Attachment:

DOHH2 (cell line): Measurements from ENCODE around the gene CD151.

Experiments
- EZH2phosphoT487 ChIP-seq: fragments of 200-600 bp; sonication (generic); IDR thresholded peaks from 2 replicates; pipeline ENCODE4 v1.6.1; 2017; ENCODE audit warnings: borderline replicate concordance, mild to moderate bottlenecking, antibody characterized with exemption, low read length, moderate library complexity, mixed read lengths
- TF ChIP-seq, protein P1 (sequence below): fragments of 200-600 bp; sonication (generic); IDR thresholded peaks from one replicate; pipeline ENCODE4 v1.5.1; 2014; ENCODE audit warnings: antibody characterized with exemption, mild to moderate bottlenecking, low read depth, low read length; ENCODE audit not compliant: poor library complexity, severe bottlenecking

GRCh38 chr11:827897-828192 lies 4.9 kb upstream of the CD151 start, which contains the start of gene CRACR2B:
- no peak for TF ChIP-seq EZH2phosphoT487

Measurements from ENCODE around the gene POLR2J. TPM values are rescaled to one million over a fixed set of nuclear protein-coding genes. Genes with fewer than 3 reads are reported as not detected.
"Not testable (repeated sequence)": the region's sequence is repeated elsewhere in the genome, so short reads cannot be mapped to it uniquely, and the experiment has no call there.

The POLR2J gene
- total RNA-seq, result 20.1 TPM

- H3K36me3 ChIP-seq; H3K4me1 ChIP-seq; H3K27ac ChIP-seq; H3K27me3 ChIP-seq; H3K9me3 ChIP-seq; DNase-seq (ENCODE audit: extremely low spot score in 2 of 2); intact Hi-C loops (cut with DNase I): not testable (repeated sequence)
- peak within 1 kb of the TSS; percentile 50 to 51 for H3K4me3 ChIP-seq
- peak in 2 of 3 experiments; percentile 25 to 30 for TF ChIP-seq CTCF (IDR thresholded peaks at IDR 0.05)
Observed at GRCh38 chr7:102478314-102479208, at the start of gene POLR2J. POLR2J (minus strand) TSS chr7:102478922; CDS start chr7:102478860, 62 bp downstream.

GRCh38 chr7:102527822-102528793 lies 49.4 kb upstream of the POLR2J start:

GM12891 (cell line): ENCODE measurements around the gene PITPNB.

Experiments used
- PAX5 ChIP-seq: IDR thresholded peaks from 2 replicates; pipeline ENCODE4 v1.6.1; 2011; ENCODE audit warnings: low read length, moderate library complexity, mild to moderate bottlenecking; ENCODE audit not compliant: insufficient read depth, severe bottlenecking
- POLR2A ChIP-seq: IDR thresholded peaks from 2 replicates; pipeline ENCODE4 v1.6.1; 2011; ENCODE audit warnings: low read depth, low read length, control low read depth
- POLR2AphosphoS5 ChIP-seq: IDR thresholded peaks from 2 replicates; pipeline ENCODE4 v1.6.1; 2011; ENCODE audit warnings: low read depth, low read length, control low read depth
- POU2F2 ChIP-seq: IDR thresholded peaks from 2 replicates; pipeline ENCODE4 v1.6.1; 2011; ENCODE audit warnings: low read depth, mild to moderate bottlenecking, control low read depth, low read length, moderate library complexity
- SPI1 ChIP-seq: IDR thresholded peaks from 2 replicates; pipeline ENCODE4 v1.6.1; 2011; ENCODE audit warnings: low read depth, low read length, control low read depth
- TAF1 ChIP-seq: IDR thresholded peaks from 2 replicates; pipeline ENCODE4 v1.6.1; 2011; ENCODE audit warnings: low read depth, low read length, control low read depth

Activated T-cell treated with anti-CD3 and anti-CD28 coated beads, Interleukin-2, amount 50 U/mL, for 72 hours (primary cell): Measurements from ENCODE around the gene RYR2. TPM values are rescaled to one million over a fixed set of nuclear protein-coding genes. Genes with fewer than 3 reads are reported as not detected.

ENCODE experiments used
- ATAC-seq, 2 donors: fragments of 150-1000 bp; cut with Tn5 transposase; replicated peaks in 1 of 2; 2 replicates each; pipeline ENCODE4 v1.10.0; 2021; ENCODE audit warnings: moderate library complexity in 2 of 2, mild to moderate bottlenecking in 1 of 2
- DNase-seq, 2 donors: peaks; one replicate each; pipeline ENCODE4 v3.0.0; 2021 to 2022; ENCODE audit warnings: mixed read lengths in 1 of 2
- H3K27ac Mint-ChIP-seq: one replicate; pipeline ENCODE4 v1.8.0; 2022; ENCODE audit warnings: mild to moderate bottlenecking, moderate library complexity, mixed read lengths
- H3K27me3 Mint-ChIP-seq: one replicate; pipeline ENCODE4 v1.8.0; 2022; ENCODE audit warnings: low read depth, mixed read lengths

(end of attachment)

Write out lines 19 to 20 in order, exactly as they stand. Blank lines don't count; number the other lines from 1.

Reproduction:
- POLR2A ChIP-seq: IDR thresholded peaks from 2 replicates; pipeline ENCODE4 v1.6.1; 2011; ENCODE audit warnings: low read depth, low read length, control low read depth
- POLR2AphosphoS5 ChIP-seq: IDR thresholded peaks from 2 replicates; pipeline ENCODE4 v1.6.1; 2011; ENCODE audit warnings: low read depth, low read length, control low read depth